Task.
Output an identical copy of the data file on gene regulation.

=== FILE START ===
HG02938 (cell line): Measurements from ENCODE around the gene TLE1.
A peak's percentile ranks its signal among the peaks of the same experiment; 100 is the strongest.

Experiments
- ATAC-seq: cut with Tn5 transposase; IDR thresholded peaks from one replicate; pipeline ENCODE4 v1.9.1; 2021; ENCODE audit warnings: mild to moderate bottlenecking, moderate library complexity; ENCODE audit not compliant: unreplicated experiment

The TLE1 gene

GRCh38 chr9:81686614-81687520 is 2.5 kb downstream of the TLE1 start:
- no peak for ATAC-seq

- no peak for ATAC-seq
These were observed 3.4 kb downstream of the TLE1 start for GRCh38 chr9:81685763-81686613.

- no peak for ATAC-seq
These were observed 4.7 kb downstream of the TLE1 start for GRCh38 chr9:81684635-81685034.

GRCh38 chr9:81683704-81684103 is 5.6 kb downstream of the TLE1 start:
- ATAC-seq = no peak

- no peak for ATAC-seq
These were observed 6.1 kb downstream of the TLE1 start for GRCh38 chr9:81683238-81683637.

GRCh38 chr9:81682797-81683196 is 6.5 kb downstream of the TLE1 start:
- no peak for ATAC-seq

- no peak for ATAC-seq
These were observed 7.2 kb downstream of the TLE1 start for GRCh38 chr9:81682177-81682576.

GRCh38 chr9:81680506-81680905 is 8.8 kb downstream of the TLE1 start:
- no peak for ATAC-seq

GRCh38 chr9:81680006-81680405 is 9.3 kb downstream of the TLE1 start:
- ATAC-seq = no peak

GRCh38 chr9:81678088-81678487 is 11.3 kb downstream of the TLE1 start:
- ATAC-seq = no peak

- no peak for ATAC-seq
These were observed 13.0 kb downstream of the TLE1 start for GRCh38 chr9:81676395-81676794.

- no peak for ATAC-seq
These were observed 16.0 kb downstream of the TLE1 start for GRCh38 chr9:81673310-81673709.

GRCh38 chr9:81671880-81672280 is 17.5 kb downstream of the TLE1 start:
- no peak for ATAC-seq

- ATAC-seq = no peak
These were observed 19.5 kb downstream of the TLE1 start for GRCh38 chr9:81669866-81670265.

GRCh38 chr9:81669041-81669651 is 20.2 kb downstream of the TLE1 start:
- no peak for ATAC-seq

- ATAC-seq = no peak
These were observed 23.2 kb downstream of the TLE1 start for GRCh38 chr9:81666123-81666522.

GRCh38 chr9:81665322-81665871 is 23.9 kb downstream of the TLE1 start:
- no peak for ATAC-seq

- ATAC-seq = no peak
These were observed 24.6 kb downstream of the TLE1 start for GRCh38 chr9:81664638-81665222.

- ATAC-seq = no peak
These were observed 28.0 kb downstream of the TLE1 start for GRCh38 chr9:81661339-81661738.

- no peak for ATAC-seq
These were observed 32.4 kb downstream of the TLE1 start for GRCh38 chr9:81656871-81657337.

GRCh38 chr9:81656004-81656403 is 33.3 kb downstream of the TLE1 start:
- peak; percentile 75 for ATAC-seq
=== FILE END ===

HG02938 (cell line): Measurements from ENCODE around the gene TLE1.
A peak's percentile ranks its signal among the peaks of the same experiment; 100 is the strongest.

Experiments
- ATAC-seq: cut with Tn5 transposase; IDR thresholded peaks from one replicate; pipeline ENCODE4 v1.9.1; 2021; ENCODE audit warnings: mild to moderate bottlenecking, moderate library complexity; ENCODE audit not compliant: unreplicated experiment

The TLE1 gene

GRCh38 chr9:81686614-81687520 is 2.5 kb downstream of the TLE1 start:
- no peak for ATAC-seq

- no peak for ATAC-seq
These were observed 3.4 kb downstream of the TLE1 start for GRCh38 chr9:81685763-81686613.

- no peak for ATAC-seq
These were observed 4.7 kb downstream of the TLE1 start for GRCh38 chr9:81684635-81685034.

GRCh38 chr9:81683704-81684103 is 5.6 kb downstream of the TLE1 start:
- ATAC-seq = no peak

- no peak for ATAC-seq
These were observed 6.1 kb downstream of the TLE1 start for GRCh38 chr9:81683238-81683637.

GRCh38 chr9:81682797-81683196 is 6.5 kb downstream of the TLE1 start:
- no peak for ATAC-seq

- no peak for ATAC-seq
These were observed 7.2 kb downstream of the TLE1 start for GRCh38 chr9:81682177-81682576.

GRCh38 chr9:81680506-81680905 is 8.8 kb downstream of the TLE1 start:
- no peak for ATAC-seq

GRCh38 chr9:81680006-81680405 is 9.3 kb downstream of the TLE1 start:
- ATAC-seq = no peak

GRCh38 chr9:81678088-81678487 is 11.3 kb downstream of the TLE1 start:
- ATAC-seq = no peak

- no peak for ATAC-seq
These were observed 13.0 kb downstream of the TLE1 start for GRCh38 chr9:81676395-81676794.

- no peak for ATAC-seq
These were observed 16.0 kb downstream of the TLE1 start for GRCh38 chr9:81673310-81673709.

GRCh38 chr9:81671880-81672280 is 17.5 kb downstream of the TLE1 start:
- no peak for ATAC-seq

- ATAC-seq = no peak
These were observed 19.5 kb downstream of the TLE1 start for GRCh38 chr9:81669866-81670265.

GRCh38 chr9:81669041-81669651 is 20.2 kb downstream of the TLE1 start:
- no peak for ATAC-seq

- ATAC-seq = no peak
These were observed 23.2 kb downstream of the TLE1 start for GRCh38 chr9:81666123-81666522.

GRCh38 chr9:81665322-81665871 is 23.9 kb downstream of the TLE1 start:
- no peak for ATAC-seq

- ATAC-seq = no peak
These were observed 24.6 kb downstream of the TLE1 start for GRCh38 chr9:81664638-81665222.

- ATAC-seq = no peak
These were observed 28.0 kb downstream of the TLE1 start for GRCh38 chr9:81661339-81661738.

- no peak for ATAC-seq
These were observed 32.4 kb downstream of the TLE1 start for GRCh38 chr9:81656871-81657337.

GRCh38 chr9:81656004-81656403 is 33.3 kb downstream of the TLE1 start:
- peak; percentile 75 for ATAC-seq